ABSTRACT: The purpose of this study was to learn whether focusing on strengths through appreciative inquiry would be related to measurable changes in school climate and trust within a small urban school district. The district studied was a beleaguered, underperforming school district in the Midwest Rust Belt. Through an appreciative inquiry initiative, the district identified three areas of inquiry: student achievement and success, trust and respect, and community pride and involvement. The inquiries led to new initiatives in each area. A longitudinal study was conducted over 2 years, with data collected at two points, once 12 months before and again 12 months after the appreciative inquiry process was introduced. Significant improvements were shown in seven of the eight climate and trust variables assessed.

Appreciative inquiry (AI) is both a philosophy and an approach for motivating change that focuses on exploring and amplifying organizational strengths. AI contrasts with traditional models of change that focus on weaknesses, problems, and gaps. Instead, AI encourages organizations to identify strengths and imagine possibilities to outgrow problems and realize visions. The purpose of this study was to learn whether such an approach would be related to measurable changes in the areas identified for inquiry by a small urban school district. The hypothesis that guided this study was that an AI process around three self-identified areas of interest—namely, student achievement and success, trust and respect, and community pride and involvement—would result in measurable improvements in school climate and trust.

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Leadership Coaching: Coaching Competencies and Best Practices

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DONALD WISE
MARC HAMMACK

ABSTRACT: Leadership coaching is now seen as a valuable tool to assist school leaders. Through a survey of school principals, this study identified specific coaching competencies used by leadership coaches that were perceived by principals to influence key best practices for schools. These best practices have in turn been correlated to increased student achievement in the literature. The findings have been incorporated into an instrument that can be used by coaches and clients to focus and refine their work together.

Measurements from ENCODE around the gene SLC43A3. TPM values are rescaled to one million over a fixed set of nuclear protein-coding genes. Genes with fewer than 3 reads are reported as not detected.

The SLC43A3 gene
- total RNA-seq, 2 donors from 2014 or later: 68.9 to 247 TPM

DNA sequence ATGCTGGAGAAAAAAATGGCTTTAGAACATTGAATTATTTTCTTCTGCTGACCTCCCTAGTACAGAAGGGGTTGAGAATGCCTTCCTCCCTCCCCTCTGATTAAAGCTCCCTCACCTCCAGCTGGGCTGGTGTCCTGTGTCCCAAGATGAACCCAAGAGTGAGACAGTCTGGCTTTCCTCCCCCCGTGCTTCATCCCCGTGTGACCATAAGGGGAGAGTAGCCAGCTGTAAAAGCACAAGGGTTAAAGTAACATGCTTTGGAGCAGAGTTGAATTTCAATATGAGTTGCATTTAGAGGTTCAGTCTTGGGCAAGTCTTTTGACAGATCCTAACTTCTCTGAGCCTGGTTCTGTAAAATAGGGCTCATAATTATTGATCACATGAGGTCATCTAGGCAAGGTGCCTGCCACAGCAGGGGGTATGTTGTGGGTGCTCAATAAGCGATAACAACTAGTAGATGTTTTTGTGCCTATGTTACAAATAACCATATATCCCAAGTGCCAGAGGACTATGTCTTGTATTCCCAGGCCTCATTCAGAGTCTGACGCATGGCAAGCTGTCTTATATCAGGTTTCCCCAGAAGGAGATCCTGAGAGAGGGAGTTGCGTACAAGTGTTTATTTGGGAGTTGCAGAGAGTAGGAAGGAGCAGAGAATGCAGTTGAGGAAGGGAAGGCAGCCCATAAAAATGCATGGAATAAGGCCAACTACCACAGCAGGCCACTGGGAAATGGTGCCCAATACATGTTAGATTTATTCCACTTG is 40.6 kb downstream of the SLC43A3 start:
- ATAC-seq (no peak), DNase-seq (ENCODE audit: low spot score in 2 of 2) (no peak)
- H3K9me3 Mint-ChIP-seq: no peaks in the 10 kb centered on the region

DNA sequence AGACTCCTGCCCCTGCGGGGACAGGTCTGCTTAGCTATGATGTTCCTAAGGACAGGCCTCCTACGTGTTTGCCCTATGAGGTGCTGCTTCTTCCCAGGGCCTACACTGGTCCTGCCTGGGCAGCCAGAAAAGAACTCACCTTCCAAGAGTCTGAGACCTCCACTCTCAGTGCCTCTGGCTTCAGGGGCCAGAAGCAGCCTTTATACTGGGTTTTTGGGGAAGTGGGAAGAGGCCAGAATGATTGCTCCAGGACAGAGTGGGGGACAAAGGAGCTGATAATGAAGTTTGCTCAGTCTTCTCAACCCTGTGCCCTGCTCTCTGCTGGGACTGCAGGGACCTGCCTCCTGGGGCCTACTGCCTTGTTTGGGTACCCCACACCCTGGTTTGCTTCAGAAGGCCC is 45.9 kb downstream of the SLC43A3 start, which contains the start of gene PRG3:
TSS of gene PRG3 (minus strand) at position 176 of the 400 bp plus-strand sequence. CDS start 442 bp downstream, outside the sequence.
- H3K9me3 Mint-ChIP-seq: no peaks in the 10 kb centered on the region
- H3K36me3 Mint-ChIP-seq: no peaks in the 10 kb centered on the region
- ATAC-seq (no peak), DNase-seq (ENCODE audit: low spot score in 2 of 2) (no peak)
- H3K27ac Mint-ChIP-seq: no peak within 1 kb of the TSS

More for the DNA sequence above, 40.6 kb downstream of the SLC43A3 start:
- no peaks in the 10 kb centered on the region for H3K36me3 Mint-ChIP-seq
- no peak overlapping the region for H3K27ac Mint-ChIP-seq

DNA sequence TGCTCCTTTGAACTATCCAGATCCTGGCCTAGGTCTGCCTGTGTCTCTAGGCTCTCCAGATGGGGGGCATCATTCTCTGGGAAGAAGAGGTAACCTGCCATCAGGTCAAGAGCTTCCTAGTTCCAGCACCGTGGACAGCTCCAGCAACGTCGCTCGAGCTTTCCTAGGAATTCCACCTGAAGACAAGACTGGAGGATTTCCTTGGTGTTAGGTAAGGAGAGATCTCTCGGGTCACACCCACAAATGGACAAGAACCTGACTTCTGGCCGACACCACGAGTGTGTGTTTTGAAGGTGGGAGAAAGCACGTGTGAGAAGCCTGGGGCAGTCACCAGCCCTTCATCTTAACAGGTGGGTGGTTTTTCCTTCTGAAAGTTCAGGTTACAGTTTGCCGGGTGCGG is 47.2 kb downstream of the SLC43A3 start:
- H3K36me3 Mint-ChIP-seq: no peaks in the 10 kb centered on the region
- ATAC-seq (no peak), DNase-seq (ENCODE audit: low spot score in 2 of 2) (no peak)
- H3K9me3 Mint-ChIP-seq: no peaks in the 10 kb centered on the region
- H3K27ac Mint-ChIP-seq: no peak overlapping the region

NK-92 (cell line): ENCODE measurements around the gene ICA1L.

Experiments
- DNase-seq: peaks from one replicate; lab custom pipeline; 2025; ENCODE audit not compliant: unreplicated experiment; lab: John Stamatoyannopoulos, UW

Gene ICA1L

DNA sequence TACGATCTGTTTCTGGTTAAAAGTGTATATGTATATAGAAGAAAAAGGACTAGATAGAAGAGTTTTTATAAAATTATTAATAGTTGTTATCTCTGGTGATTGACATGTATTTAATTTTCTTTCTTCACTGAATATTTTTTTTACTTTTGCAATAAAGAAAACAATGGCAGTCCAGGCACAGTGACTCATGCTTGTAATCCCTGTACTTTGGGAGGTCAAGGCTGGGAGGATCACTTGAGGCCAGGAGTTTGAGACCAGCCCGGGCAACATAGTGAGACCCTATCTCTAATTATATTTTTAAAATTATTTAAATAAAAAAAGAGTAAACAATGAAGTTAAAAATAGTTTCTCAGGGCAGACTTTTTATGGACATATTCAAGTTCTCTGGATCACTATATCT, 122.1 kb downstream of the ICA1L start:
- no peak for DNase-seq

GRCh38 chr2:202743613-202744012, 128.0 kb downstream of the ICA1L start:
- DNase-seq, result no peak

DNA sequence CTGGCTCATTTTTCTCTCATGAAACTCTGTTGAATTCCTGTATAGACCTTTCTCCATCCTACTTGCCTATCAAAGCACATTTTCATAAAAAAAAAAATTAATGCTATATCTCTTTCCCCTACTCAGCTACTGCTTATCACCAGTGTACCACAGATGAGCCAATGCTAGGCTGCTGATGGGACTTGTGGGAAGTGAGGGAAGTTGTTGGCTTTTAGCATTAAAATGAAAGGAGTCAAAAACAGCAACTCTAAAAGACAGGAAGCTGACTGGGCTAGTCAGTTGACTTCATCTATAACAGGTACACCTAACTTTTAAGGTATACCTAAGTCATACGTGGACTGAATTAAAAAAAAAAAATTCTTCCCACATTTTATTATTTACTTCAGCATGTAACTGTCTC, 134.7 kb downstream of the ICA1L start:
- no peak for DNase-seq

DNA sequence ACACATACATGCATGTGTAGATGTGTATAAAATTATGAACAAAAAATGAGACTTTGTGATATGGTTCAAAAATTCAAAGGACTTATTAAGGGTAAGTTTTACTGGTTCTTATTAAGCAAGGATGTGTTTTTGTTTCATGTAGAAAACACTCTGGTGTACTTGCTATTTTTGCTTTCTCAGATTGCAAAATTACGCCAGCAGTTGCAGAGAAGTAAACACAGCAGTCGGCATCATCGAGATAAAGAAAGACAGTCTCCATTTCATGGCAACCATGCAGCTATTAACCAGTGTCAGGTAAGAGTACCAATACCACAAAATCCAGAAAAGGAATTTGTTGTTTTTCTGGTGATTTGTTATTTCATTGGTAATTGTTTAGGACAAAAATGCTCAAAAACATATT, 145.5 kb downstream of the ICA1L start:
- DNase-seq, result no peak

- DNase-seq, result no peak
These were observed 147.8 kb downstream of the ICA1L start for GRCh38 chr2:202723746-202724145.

A new principal begins his 1st day in an elementary school. He recently graduated with his master’s degree in school leadership, but his university administrative credential program did not adequately prepare him for the reality of this school. His school is mired in low achievement scores; many of the teachers are burned out; and he has just learned that the budget shortfall will force him to immediately cut several support positions. The principal wonders, The teachers have academic coaches—why don’t I have a coach to help me?

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Collective Learning From Success as Perceived by School Superintendents

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CHEN SCHECHTER

ABSTRACT: School superintendents’ role has shifted from the traditional emphasis on managerial aspects to one on instructional leadership (on teaching and learning issues) achieved by generating collaborative learning opportunities at the both school and district levels. Whereas collaborative learning processes in schools have generally been associated with problem finding and solving as well as overcoming failures, this study explores superintendents’ perceptions (mindscapes) about the determinants of collective learning from successful practices. This exploratory study employed a qualitative topic-oriented methodology, collecting data via face-to-face interviews with 61 superintendents. Data analysis of interviews revealed determinants of collective learning from success at the superintendency level, school building level, and national level. As a leadership strategy to foster collective learning, superintendents’ role should be examined in designing a districtwide framework of collective learning from success.